It’s theatre, it’s film, it’s theme park fun!
Theme Park Theater? What does that mean? This question has been running through my head since my invitation to attend The Eagle Theatre’s World-Premiere Production of NOIR: The 3D/4D Semi-Cinematic Satirical Thriller.
I am no stranger to The Eagle Theatre’s productions. I continue to be riveted by their technical elements one production after another and this was no different. Except… this one left me grappling for words. Even as I write this, I am having trouble truly grasping my thoughts to explain to you what I witnessed.
The noir genre as we know it are crime-based films particularly of the 1940s and 50s that featured a mix of femme-fatales, crime fighting detectives, and shot in black and white. Think Alfred Hitchcock, although some question is Psycho fits the bill. From-the-rip, I knew there would be film involved as The Eagle Theatre’s Innovative Factory successfully used projections in their last musical, The Last 5 Years. What I didn’t know, is that the characters IN the film would all be played by one person. The very person who is also the solo star of the live production before us, Tim Rinehart. This was perfect for someone like me who is NOT a fan of any films in B&W, particularly of that time. Rinehart reminds me of Patrick Warburton from TV’s “Rules of Engagement.” Debonair yet over the top and controlled.
The stage, as designed by Innovations Factory, was set in an office, all adorned in grays and whites to emulate the B&W film. In the middle was a full-on film screen that extended the office upstage with true depth perception of space as designed by Chris Miller’s 3D concept and Don Swenson’s FX knowledge. The theatre house was also part of the design by integrating the windows of the theatre to match the windows of the set as well as a ceiling fan hanging above the first few rows. Although the audience wasn’t interacted with during the play by Rinehart, we were very much a part of the action with the 4D elements.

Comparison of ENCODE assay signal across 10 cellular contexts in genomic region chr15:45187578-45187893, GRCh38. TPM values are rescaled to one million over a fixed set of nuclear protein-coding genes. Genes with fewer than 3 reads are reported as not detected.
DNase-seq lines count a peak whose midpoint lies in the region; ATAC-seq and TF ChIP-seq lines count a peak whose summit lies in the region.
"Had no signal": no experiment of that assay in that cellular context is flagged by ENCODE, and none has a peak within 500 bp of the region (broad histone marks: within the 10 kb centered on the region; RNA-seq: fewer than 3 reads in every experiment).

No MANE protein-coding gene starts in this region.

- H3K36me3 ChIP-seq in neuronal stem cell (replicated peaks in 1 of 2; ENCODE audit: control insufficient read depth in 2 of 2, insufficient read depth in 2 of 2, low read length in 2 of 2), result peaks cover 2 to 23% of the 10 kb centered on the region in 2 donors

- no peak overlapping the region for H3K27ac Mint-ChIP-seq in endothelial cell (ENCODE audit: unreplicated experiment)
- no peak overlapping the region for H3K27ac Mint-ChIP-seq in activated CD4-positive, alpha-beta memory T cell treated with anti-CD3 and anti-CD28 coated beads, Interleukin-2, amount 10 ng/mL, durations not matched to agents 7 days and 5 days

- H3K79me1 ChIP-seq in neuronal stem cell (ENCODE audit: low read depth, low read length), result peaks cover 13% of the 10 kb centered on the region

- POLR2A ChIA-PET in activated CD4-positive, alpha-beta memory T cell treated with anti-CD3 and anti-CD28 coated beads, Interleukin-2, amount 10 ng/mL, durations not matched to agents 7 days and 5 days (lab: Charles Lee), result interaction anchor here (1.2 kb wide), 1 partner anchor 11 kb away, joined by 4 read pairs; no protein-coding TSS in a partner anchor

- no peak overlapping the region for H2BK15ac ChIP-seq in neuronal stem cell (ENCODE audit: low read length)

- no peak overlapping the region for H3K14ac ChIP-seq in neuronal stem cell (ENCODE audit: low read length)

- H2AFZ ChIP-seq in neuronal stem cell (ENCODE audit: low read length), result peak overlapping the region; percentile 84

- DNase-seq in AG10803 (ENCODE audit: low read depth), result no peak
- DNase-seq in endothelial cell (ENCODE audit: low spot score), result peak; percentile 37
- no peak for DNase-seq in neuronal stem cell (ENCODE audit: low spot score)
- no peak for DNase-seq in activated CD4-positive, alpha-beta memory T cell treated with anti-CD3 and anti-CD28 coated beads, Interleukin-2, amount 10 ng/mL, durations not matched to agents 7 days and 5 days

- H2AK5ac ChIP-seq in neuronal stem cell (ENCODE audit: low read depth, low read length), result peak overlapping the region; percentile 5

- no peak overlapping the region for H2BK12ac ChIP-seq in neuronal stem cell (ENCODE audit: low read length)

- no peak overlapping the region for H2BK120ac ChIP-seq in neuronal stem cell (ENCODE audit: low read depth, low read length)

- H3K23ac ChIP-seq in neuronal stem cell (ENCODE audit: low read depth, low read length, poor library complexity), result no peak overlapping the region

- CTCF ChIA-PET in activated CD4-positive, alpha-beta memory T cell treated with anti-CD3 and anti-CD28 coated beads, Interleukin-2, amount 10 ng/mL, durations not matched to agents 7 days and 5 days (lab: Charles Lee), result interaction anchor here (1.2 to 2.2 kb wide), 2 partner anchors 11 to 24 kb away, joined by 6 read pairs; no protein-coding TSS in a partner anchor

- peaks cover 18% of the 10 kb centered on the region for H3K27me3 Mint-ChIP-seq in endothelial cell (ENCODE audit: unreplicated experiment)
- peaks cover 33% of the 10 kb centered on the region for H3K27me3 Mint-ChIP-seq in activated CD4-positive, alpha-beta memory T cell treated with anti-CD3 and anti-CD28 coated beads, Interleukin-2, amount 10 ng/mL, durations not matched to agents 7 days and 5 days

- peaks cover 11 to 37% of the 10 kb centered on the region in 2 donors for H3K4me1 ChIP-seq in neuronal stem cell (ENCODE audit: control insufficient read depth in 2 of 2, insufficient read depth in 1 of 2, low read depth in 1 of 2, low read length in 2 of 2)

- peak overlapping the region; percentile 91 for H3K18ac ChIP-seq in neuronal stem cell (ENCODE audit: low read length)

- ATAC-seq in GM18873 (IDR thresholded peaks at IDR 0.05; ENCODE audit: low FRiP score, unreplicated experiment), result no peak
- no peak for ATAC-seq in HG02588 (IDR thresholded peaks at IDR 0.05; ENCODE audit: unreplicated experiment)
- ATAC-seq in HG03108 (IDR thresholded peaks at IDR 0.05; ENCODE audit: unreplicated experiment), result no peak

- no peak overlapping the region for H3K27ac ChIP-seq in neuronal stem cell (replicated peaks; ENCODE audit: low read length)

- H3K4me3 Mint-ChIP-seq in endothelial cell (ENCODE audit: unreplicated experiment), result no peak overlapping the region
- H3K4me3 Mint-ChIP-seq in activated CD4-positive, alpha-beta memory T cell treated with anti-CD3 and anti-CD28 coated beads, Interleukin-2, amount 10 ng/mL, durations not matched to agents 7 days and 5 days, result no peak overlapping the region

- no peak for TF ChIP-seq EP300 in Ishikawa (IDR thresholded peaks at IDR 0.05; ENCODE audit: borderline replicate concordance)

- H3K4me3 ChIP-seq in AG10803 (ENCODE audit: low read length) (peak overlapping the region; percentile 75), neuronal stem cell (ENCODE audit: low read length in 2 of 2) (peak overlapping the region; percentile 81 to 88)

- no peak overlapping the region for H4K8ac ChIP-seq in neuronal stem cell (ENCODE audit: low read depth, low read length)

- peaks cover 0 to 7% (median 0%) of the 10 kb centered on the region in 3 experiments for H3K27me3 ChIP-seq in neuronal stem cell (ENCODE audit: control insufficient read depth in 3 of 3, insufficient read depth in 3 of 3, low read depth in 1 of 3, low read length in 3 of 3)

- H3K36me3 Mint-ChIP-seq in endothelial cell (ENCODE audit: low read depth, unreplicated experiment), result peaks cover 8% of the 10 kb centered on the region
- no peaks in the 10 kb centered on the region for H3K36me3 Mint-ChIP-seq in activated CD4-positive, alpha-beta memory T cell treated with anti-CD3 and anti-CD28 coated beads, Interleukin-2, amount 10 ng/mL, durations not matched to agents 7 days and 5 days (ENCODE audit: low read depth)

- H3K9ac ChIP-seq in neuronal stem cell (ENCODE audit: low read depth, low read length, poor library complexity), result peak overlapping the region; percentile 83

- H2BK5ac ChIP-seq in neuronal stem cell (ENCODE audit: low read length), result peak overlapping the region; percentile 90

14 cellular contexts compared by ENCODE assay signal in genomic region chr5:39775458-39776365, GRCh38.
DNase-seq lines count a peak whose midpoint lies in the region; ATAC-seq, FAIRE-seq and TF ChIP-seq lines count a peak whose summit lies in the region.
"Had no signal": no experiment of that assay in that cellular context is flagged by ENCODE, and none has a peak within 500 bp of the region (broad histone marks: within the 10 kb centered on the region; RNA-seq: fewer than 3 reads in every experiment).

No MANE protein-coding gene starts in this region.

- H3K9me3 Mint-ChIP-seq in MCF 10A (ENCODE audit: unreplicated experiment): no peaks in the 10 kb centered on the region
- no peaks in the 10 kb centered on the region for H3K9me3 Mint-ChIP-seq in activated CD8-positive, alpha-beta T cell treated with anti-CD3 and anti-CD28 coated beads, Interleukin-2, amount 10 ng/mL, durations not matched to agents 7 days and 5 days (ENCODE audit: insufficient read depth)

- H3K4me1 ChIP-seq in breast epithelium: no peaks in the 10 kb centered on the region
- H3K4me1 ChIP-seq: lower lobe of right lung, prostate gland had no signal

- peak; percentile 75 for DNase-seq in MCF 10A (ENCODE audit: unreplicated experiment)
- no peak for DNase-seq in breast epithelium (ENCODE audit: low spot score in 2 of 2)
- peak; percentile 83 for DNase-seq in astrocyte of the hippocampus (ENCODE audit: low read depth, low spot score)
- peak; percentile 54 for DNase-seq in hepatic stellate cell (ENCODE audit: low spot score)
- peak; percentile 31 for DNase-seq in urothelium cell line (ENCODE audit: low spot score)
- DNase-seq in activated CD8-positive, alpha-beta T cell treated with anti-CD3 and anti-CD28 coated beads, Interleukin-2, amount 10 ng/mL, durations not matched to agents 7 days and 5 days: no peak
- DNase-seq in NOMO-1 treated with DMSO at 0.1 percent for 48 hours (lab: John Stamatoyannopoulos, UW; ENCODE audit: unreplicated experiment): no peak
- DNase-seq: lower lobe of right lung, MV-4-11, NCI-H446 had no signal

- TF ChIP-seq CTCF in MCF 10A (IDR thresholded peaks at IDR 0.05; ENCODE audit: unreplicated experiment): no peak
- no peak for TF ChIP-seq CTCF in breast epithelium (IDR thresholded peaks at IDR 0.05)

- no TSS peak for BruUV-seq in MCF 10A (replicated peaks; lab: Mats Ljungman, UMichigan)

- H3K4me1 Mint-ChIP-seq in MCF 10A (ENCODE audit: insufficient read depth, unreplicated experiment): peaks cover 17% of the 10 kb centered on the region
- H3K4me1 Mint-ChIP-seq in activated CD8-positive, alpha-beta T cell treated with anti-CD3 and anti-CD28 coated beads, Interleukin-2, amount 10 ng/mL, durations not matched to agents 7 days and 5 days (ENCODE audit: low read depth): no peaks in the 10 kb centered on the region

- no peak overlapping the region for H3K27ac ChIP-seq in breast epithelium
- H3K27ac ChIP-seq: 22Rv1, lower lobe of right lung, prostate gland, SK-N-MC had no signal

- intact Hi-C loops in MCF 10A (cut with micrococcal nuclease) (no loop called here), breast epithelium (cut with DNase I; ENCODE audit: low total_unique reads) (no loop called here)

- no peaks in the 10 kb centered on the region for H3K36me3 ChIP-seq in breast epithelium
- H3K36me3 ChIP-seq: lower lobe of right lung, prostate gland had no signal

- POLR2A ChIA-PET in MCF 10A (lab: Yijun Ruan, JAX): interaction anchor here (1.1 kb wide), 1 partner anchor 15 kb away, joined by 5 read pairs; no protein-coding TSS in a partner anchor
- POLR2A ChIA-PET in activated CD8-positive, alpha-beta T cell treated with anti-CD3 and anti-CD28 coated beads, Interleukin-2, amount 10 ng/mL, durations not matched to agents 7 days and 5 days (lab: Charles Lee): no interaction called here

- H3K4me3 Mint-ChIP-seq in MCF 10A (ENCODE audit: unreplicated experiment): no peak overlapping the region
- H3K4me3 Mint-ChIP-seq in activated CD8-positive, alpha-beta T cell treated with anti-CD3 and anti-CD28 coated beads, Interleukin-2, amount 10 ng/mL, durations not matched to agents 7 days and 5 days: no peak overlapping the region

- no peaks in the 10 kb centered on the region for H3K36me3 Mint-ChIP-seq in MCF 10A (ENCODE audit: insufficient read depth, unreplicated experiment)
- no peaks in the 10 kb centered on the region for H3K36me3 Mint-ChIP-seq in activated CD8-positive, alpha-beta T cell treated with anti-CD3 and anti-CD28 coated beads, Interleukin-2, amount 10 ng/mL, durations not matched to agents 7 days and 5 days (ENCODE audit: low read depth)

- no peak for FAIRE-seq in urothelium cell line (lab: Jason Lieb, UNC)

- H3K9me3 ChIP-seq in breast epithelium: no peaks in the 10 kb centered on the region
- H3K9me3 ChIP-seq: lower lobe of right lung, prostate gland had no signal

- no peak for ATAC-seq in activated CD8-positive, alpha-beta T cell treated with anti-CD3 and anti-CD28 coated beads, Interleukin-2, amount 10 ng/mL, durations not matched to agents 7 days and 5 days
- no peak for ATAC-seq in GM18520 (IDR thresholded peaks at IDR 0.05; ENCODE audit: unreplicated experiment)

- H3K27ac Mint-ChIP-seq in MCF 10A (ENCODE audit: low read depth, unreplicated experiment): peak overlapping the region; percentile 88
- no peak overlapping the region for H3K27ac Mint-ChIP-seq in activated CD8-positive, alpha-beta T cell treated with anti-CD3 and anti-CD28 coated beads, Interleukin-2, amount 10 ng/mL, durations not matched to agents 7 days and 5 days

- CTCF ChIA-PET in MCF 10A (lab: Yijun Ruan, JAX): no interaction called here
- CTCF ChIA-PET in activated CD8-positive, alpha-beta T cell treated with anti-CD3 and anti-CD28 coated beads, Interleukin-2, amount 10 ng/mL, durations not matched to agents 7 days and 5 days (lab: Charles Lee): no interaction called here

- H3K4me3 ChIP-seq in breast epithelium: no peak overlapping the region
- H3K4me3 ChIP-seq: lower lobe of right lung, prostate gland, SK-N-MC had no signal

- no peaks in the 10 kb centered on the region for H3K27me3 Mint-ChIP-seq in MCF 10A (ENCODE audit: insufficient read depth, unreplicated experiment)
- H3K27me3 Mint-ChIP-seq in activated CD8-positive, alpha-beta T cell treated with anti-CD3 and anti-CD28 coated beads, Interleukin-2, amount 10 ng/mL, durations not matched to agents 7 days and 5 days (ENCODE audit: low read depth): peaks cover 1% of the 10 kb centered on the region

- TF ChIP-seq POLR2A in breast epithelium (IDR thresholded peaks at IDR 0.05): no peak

4D! This is exactly what you expect at a theme park like Universal. They really did go for it with this introductory piece by using wind, water, bubbles, scents, vibrations, sound, and so much more. It employed all my senses to the point where I was so in tune with them that I wasn’t even sure if I was truly feeling all these things or if my mind was playing tricks? Did I just smell burnt rubber? Did I just feel my chair vibrate?
Director Ted Wioncek III and Rinehart both wrote NOIR in tandem. Rinehart provided much material for the stage play while Wioncek focused on the screen play. Both working hand in hand and interwoven with each other. Rinehart as the center of the story walked in and out of the film with precision and at times interacted with live action with the characters on screen with lighting cigarettes and passing money. It was a sight to see! The film was completely satire. Each character as portrayed by Rinehart didn’t take itself seriously but had full believability. A full-fledged who-dun-it mystery. I wouldn’t call the play a thriller, but I would call it theatrically thrilling, innovative, and down right funny.
What is often ignored at theatres is sound design. David Pierron has no small fete. Intergrating an original score (Jason Neri, Ryan Cullen, Tim Aucello, Len DeFrank, Josh Dowiak) with on stage acting and effects as well as in film sound and effects. Mesmerizing was the sound balance between the two worlds. The noir style was in full effect when characters were on film but when Rinehart went in and out of the film, his sound migrated too. Was is cue to cue, what it stage-to- film? As a theatre lover, I was just in awe of how stage management (Rick Trovato) was pulling it all off.
This piece of “theme park theater” is a see for yourself event! Bring a coat cause the theatre gets quite chilly at times or grab a glass of wine to stay warm from their Sharrott Winery Bar before the show as this runs 100 minutes or so without an intermission. As I mentioned, it’s truly hard to put into words this theatrical event. I left wanting more. I wondered how this style would work with already scripted plays and musicals. I was tickled to be in an audience that was having fun on this theatrical ride with me. There is no height requirement to ride the ride, so step right up and get your tickets and be on the ground level of what is bound to become a growing art form at The Eagle Theatre.
NOIR runs through October 14th at The Eagle Theatre in Hammonton, NJ.
Review cross posted with permission from Broadway World Philadelphia.